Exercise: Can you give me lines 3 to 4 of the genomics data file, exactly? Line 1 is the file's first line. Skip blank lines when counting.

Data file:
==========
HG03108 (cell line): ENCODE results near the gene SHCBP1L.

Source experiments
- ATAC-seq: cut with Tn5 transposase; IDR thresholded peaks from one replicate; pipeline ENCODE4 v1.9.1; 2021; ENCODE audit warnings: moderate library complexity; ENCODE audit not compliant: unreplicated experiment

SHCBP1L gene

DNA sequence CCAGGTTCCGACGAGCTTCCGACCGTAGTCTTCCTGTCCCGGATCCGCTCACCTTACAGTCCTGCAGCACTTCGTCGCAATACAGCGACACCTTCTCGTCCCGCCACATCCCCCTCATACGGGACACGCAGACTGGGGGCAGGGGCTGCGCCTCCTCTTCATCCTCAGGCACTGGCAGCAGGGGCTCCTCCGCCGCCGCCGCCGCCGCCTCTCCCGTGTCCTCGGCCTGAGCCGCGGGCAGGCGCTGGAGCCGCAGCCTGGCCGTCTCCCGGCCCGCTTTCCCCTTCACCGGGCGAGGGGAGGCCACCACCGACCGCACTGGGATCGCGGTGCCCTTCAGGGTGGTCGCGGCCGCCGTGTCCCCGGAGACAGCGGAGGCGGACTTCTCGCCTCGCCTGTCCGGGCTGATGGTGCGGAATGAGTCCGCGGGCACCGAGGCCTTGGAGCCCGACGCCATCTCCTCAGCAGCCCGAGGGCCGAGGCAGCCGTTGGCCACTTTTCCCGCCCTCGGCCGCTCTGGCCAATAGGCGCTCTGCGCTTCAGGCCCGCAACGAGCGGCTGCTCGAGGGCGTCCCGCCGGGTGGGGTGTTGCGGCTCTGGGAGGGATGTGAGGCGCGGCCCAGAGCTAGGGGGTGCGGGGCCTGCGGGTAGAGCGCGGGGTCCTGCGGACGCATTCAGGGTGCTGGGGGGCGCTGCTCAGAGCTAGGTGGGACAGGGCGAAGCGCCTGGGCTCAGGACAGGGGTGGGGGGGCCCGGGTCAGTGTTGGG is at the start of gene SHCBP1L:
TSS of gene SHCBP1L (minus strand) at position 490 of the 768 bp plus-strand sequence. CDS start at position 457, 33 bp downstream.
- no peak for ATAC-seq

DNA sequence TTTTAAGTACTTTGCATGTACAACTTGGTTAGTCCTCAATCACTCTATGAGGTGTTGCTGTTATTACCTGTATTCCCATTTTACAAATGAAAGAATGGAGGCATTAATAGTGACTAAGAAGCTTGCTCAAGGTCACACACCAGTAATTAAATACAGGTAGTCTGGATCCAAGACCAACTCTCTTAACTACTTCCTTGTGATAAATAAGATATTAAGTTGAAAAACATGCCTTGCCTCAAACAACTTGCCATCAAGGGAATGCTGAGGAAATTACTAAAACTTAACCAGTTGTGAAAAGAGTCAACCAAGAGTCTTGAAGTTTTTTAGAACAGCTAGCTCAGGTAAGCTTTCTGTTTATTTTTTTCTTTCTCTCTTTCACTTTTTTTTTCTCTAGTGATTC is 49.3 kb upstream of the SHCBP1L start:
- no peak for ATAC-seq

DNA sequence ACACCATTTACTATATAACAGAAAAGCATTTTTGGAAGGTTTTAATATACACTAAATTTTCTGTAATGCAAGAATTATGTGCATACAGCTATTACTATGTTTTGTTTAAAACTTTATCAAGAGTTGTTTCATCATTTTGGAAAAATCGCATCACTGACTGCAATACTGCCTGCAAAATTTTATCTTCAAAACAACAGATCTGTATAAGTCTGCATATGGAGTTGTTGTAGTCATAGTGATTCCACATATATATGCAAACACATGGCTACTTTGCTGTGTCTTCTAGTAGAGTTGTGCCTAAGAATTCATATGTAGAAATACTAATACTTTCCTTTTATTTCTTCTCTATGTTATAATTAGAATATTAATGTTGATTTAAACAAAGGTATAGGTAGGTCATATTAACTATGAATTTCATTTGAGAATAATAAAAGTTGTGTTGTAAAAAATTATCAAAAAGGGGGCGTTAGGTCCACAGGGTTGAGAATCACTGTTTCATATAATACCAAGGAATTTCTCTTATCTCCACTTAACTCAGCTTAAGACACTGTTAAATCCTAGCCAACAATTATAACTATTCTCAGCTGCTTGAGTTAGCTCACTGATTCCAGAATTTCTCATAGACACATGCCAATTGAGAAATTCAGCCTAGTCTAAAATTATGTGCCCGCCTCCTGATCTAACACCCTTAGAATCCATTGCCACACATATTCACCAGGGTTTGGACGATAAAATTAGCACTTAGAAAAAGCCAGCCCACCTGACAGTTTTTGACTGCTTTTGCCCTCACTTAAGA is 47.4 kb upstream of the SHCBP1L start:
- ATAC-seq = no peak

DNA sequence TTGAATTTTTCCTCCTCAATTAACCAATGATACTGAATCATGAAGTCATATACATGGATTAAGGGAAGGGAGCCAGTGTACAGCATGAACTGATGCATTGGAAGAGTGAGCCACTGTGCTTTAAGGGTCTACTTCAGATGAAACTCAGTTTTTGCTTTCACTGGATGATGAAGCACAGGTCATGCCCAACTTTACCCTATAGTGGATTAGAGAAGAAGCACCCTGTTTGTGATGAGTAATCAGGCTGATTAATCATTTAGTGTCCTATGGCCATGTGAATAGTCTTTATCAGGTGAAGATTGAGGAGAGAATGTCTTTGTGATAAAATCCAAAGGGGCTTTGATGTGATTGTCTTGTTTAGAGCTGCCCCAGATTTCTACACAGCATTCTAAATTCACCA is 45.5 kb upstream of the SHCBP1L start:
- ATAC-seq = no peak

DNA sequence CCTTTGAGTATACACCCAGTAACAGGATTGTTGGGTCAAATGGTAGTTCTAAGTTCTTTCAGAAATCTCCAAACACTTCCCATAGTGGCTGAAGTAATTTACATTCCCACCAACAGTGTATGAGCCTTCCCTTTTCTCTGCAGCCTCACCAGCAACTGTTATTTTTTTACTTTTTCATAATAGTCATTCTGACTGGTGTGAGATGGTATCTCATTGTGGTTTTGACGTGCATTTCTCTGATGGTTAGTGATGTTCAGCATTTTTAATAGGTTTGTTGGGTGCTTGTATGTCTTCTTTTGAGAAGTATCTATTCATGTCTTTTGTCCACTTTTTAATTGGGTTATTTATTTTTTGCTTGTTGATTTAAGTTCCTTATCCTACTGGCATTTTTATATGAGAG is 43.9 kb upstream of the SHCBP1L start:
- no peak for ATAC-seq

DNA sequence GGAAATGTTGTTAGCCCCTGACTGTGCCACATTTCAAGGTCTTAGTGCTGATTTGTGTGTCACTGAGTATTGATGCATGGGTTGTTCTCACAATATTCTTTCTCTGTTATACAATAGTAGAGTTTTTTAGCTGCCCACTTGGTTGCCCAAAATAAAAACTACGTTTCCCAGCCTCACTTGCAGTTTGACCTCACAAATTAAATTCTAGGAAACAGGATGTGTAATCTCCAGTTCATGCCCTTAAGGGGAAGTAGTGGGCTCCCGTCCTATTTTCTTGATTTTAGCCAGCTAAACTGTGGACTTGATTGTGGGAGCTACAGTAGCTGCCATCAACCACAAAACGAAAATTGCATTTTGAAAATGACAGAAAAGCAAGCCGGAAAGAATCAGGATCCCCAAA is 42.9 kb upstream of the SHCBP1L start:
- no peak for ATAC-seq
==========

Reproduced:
- ATAC-seq: cut with Tn5 transposase; IDR thresholded peaks from one replicate; pipeline ENCODE4 v1.9.1; 2021; ENCODE audit warnings: moderate library complexity; ENCODE audit not compliant: unreplicated experiment

SHCBP1L gene